CSCE 4813 - Homework 1
Due Date - 11:59pm on Jan 25, 2010

1. Problem Statement:

The goal of this assignment is to build some simple geometric models to be used in future graphics programs. Your task is to write a C program that generates a polygon based model of a man-made geometric object, such as a table, chair, book case, or something else you might find around your house. Your program should prompt the user for any input parameters (eg. the size or position of the object). The program should output a collection of polygons with 3D floating point vertex coordinates. For example, the six faces of cube would be output as:

   polygon
      0.0 0.0 0.0
      0.0 1.0 0.0
      1.0 1.0 0.0
      1.0 0.0 0.0
   end
   polygon
      0.0 0.0 1.0
      0.0 1.0 1.0
      1.0 1.0 1.0
      1.0 0.0 1.0
   end
   polygon
      0.0 0.0 0.0
      0.0 0.0 1.0
      1.0 0.0 1.0
      1.0 0.0 0.0
   end
   polygon
      0.0 1.0 0.0 
      0.0 1.0 1.0 
      1.0 1.0 1.0
      1.0 1.0 0.0
   polygon
      0.0 0.0 0.0
      0.0 0.0 1.0
      0.0 1.0 1.0
      0.0 1.0 0.0
   end
   polygon
      1.0 0.0 0.0
      1.0 0.0 1.0
      1.0 1.0 1.0
      1.0 1.0 0.0 
   end

This output format is intentionally similar to the OpenGL syntax for specifying GL_POLYGONS. Your next programming project will convert the printf statements above into OpenGL commands to display your geometric object on the screen.

2. Design:

The hardest part of this programming project will be deciding on the most natural coordinate system to describe your geometric object and taking the measurements of all of the pieces that make up your geometric object. Once you have this figured out, see if you can map these pieces into C or C++ function calls with appropriate parameters to control the size and position of your geometric object. For example, functions to output the legs of your table, or shelves in your book case. The implement you main program using these functions.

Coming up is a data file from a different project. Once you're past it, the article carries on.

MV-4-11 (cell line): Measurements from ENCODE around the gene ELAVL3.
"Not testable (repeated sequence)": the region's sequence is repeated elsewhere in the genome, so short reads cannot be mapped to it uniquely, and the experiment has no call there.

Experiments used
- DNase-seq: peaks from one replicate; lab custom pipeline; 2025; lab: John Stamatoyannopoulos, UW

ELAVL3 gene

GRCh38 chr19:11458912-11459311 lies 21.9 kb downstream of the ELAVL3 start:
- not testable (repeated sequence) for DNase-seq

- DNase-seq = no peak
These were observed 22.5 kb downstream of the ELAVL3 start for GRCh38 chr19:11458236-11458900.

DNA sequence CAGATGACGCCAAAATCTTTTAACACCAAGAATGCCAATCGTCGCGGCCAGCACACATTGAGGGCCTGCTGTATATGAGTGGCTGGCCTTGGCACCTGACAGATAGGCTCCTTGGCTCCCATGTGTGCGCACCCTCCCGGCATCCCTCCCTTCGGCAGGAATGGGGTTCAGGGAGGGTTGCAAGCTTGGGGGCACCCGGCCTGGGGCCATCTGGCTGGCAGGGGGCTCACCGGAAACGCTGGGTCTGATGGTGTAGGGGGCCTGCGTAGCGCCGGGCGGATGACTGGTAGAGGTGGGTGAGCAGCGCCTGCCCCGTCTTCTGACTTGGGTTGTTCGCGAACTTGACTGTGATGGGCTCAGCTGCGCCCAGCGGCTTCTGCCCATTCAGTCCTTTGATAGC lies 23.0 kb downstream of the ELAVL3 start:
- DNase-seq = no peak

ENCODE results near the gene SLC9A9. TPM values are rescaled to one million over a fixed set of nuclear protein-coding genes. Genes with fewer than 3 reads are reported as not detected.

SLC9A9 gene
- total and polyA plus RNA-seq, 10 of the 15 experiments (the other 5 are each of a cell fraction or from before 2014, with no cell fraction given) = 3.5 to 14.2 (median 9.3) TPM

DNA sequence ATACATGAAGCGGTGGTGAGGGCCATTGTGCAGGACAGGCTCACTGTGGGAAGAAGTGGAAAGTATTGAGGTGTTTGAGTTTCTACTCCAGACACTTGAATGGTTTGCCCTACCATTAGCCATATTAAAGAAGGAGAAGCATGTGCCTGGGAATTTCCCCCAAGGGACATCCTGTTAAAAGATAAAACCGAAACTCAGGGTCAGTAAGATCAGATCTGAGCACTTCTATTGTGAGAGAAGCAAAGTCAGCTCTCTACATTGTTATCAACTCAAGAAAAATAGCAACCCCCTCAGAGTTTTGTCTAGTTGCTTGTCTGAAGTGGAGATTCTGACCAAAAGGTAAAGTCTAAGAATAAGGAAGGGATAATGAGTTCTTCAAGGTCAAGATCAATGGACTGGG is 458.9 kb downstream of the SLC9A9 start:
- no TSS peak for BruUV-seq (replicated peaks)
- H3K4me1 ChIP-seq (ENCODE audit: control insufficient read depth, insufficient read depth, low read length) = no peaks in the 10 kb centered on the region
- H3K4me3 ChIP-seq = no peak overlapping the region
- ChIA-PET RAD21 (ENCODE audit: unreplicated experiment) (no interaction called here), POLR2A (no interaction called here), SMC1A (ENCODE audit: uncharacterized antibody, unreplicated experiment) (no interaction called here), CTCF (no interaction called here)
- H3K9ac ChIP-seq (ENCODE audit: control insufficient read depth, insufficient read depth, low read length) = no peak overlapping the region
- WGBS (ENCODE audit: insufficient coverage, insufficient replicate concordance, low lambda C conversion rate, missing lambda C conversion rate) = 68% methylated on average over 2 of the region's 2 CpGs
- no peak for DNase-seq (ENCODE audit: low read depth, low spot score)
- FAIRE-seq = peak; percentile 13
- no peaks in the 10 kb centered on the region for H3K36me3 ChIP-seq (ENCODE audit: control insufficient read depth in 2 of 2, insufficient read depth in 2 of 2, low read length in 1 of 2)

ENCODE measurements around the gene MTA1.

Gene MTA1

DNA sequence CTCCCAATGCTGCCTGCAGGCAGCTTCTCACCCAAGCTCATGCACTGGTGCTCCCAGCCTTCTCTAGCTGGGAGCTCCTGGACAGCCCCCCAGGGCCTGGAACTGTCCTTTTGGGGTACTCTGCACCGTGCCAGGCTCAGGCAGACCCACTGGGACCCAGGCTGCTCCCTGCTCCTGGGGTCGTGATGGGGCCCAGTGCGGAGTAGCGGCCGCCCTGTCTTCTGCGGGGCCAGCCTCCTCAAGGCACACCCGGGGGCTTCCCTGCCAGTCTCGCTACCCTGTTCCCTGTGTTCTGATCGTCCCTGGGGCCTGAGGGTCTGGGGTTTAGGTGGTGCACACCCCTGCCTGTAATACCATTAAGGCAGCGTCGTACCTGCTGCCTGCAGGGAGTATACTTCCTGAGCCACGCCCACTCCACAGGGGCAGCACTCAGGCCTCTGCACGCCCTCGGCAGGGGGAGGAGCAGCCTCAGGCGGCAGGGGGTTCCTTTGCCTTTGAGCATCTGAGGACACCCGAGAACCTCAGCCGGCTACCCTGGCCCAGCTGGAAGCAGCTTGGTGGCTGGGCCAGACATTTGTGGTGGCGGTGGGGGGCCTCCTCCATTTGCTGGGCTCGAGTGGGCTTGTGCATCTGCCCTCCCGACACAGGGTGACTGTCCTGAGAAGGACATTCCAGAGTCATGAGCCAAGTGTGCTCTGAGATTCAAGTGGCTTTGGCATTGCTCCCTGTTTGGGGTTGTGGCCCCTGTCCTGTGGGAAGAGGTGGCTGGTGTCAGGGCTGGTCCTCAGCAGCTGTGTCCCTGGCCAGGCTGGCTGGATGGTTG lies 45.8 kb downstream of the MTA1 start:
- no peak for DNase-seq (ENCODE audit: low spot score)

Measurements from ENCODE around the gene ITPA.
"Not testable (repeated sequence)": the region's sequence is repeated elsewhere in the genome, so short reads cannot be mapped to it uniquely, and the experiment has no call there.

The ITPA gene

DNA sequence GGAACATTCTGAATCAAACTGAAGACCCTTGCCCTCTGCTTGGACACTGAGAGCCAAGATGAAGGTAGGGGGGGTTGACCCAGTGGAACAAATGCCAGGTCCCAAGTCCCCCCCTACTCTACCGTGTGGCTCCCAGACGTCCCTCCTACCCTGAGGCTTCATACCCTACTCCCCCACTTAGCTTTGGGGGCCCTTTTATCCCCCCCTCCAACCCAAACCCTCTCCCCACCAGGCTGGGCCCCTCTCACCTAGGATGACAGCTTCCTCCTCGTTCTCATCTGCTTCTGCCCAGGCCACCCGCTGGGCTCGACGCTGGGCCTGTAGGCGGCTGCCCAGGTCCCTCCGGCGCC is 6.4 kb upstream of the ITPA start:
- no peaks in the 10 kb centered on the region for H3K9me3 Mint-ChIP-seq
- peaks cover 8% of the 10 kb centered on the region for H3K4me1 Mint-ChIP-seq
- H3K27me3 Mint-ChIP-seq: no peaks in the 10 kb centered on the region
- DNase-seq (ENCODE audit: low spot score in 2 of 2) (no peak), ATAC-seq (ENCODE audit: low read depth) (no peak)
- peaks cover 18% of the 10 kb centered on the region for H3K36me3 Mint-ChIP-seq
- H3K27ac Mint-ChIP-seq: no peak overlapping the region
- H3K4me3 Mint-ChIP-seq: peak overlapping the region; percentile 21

3. Implementation:

Since we are not using OpenGL for this project, you are welcome to implement your program on any CSCE computer you have access to. My standard advice is to develop your code incrementally so you always have something that compiles and runs, even if it is not complete.

4. Testing:

Test your program to check that it operates correctly for all of the requirements listed above. Also check for the error handling capabilities of the code. Save your testing output in text files for submission on the program due date.

5. Documentation:

When you have completed your program, write a short report (less than one page long) describing what the objectives were, what you did, and the status of the program. Does it work properly for all test cases? Are there any known problems? Save this report in a separate text file to be submitted electronically.

6. Project Submission:

In this class, we will be using electronic project submission to make sure that all students hand their programming projects and labs on time, and to perform automatic analysis of all programs that are submitted. When you have completed the tasks above go to the class web site to "submit" your documentation, program, and testing files.

The dates on your electronic submission will be used to verify that you met the due date above. All late projects will receive reduced credit (50% off if less than 24 hours late, no credit if more than 24 hours late), so hand in your best effort on the due date.

You should also PRINT a copy of these files and hand them into your instructor in class or in the department office. Include a title page which has your name and uaid, and attach your hand written design notes from above.